I’ve been airing skeptical views of Gov. Rick Perry’s record in this space, and also in my latest column for The Daily, in large part because I think now is the time to bring out the brickbats and be sure that all conservative presidential contenders are battle-tested and ready. But I want to lay out some further thoughts, some modest defenses of Rick Perry, and to sketch out my tentative views on what Perry’s brand of originalism really means.
(1) Lawrence Scalf, a Texas-based reader, very kindly shared his thoughts on the so-called “tax swap,” responding to the characterization of Perry’s record in the pages of the Texas Observer:
A point of clarification is necessary about something that article says. There is no state property tax in Texas. There has not been one since 1980, when a constitutional amendment prohibited the levy of a state property tax. Therefore it is a misnomer for the Observer to speak of a “tax swap.” The tax in question is actually a “franchise tax.” While it is true that money from the “franchise tax,” to the extent of amounts exceeding the franchise tax collected in FY 2007, is placed into the property tax relief fund, it was not intended to replace property taxes of any kind or to somehow swap them out. It was intended to provide a vehicle whereby the State of Texas replaced direct funding by school districts to equalize school funding across the state with state aid, in order to avoid both rich and poor school districts having to increase property taxes locally in order to meet statutory wealth equalization obligations. I know, that term “wealth equalization” even sounds ridiculous to me. But that was primarily the reason.
The previous system (developed in response to a Texas Supreme Court decision – one of the worst decisions ever made by that court – holding the old system of school financing unconstitutional) worked by mostly forcing property–rich school districts to literally transfer money to property–poorer districts. That law, as I recall, was also ultimately held unconstitutional by the Texas Supreme Court for reasons unrelated to equality of funding. So in 2006, the governor and others came up with the franchise tax idea, because he was out of ideas, period. He wanted to lower school property tax rates (or at least keep them from going out the roof) and no one in this state wanted a state income tax, either.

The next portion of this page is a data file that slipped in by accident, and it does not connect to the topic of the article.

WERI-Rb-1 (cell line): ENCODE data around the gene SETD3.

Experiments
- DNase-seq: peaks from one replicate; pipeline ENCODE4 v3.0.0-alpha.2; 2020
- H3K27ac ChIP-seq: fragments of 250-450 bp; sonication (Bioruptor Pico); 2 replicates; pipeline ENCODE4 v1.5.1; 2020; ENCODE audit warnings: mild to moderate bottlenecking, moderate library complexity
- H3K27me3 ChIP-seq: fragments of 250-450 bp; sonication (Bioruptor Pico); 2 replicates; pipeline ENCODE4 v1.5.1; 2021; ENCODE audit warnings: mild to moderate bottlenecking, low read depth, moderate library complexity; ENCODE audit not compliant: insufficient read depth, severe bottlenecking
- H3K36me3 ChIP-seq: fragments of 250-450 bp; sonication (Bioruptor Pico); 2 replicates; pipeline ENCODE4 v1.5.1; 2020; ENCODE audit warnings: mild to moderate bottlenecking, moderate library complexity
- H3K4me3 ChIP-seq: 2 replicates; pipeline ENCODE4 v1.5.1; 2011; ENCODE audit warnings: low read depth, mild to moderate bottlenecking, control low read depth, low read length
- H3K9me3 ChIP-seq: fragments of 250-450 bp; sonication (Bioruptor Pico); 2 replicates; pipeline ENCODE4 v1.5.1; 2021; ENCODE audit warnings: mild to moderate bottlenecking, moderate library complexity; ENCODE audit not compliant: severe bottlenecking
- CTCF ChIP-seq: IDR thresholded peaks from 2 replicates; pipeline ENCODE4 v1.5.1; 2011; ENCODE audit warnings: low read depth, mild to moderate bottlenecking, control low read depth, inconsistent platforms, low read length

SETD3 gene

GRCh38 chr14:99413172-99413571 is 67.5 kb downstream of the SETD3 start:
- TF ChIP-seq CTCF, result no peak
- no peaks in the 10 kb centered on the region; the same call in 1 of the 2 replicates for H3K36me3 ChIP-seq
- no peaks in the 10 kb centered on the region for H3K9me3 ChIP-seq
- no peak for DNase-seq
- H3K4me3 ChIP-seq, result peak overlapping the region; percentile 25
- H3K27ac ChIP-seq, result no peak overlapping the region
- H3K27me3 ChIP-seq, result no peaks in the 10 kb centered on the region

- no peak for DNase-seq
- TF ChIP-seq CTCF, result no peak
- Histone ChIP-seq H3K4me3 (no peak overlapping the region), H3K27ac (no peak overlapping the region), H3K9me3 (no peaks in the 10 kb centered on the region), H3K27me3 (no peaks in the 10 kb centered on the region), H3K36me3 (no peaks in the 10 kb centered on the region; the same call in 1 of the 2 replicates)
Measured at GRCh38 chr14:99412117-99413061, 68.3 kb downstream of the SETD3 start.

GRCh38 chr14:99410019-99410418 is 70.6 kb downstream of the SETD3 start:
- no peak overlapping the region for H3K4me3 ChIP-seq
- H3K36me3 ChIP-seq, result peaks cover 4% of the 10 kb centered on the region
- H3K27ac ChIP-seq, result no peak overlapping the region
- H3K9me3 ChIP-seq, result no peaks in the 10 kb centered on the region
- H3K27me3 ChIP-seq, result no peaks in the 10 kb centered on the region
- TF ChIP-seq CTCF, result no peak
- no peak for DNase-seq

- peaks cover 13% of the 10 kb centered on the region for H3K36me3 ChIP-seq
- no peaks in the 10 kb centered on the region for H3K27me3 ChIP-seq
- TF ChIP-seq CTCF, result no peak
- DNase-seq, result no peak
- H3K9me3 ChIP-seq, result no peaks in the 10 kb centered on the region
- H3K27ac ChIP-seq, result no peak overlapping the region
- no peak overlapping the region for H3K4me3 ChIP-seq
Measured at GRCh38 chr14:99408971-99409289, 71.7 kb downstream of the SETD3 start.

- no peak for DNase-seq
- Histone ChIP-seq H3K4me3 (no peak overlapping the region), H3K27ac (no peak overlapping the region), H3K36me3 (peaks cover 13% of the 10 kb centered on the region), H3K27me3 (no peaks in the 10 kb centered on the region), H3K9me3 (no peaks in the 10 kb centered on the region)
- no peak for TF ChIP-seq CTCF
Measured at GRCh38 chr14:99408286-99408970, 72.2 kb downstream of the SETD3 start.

The reason why this financing scheme isn’t working is because the law has more holes in it than Swiss cheese. There are a huge number of exclusions and exemptions for a variety of businesses; the lobbyists, as with any tax legislation, had their hand in the sausage-making. Politically, the idea was not all that popular to begin with, and Perry and those carrying the water for the bill in the Legislature had to cut a lot of deals, especially to avoid the potential constitutional challenges that would have occurred had the law taxed everybody without exception. But the scheme has worked in one respect – school property tax rates were reduced considerably after 2006, and right now, because of some quirks in school funding in the school district where I live (supposedly because of the state aid the district receives), the maintenance portion of the property tax in the district is being lowered for next fiscal year. Part of the reason why this is possible is because for the coming fiscal biennium, the Legislature tapped the “rainy day fund” to replace a lot of the lost revenue from the franchise tax. What they will do in the 2013 Legislature is anybody’s guess. It won’t be in any position to tap a “rainy day” fund next time.
Keep in mind, the Texas Observer has to be taken somewhat with a grain of salt. I am occasionally amused by the Observer’s perfidy, but they are nothing but Leftist scalawags. Nevertheless, Texas does have a long-term financing problem in all areas of state government, and it is not something that even a healthy economy is going to solve any time soon. This is not necessarily Rick Perry’s fault, but it is a fact that none of the politicians down here have yet found a way to come to grips with.
First, I’m very grateful to Lawrence for his thoughts, which I found informative and impressively lucid. Second, I think he was having a bit of fun at the Observer’s expense. I’m aware of the magazine’s reputation, which is why I was impressed by the fairly measured tone of the article.
Regardless, Lawrence makes a number of important points, perhaps the most pressing of which is this: Perry has had a good amount of time to shape the policy environment in Texas, and the fact that he’s had to course-correct so aggressively should give us pause about his ability to plan for the long-haul. Given the central importance of the next presidential term for America’s long-term fiscal future, this isn’t a trivial matter.
The post continues below.